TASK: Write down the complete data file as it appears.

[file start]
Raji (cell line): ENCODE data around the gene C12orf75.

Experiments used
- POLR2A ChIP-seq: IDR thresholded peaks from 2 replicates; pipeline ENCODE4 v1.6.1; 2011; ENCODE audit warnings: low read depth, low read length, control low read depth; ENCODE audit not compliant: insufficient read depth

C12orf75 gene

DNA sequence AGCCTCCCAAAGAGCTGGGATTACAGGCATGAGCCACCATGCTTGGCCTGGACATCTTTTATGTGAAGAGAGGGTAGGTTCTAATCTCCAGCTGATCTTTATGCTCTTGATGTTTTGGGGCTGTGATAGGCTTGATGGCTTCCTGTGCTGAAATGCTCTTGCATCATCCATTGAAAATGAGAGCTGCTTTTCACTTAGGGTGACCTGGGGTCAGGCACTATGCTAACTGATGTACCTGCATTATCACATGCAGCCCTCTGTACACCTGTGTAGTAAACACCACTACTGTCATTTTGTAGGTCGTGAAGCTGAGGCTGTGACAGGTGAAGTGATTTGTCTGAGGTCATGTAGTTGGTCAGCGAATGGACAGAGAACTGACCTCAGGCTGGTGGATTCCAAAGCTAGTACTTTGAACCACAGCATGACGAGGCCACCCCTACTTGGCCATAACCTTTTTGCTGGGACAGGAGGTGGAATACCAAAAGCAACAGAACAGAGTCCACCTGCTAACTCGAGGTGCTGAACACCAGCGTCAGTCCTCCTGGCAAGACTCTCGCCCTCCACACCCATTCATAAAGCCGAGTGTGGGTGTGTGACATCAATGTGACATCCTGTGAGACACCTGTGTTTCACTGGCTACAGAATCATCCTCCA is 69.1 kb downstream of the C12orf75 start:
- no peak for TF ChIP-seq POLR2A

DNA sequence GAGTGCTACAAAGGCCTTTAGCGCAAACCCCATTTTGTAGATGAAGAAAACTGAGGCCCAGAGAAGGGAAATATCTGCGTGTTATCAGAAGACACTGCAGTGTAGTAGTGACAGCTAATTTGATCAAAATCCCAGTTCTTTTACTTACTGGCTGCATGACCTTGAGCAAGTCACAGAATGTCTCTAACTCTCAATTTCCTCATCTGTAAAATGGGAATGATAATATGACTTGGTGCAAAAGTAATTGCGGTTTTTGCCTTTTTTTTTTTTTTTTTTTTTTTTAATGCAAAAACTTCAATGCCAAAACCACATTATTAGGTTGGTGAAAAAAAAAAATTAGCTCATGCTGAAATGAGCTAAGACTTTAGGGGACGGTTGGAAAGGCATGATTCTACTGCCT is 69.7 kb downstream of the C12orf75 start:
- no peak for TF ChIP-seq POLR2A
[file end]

Raji (cell line): ENCODE data around the gene C12orf75.

Experiments used
- POLR2A ChIP-seq: IDR thresholded peaks from 2 replicates; pipeline ENCODE4 v1.6.1; 2011; ENCODE audit warnings: low read depth, low read length, control low read depth; ENCODE audit not compliant: insufficient read depth

C12orf75 gene

DNA sequence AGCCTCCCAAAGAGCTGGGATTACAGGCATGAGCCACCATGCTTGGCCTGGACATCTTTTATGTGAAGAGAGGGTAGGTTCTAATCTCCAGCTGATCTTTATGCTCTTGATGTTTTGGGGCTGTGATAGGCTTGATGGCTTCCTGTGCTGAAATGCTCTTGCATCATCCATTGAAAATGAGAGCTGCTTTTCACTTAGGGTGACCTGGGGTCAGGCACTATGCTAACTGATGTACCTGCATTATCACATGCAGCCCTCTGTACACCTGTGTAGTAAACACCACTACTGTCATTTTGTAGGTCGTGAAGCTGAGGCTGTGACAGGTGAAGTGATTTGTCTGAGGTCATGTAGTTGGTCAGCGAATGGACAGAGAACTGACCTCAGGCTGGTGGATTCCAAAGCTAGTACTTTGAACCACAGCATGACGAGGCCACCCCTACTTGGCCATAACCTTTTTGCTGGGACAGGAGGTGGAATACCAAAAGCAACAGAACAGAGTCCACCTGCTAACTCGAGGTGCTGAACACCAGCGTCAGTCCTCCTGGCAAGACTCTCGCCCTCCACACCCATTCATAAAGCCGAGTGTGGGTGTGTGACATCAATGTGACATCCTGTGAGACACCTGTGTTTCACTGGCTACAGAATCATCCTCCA is 69.1 kb downstream of the C12orf75 start:
- no peak for TF ChIP-seq POLR2A

DNA sequence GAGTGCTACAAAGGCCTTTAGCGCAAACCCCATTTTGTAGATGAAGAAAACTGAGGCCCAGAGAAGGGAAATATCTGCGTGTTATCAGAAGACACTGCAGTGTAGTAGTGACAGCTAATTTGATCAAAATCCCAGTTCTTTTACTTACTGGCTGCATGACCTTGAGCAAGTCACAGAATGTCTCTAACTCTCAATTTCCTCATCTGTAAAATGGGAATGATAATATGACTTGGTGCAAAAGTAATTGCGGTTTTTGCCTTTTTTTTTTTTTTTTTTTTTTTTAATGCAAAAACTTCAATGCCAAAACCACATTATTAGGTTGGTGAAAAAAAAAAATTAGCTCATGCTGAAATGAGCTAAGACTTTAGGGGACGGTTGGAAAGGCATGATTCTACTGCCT is 69.7 kb downstream of the C12orf75 start:
- no peak for TF ChIP-seq POLR2A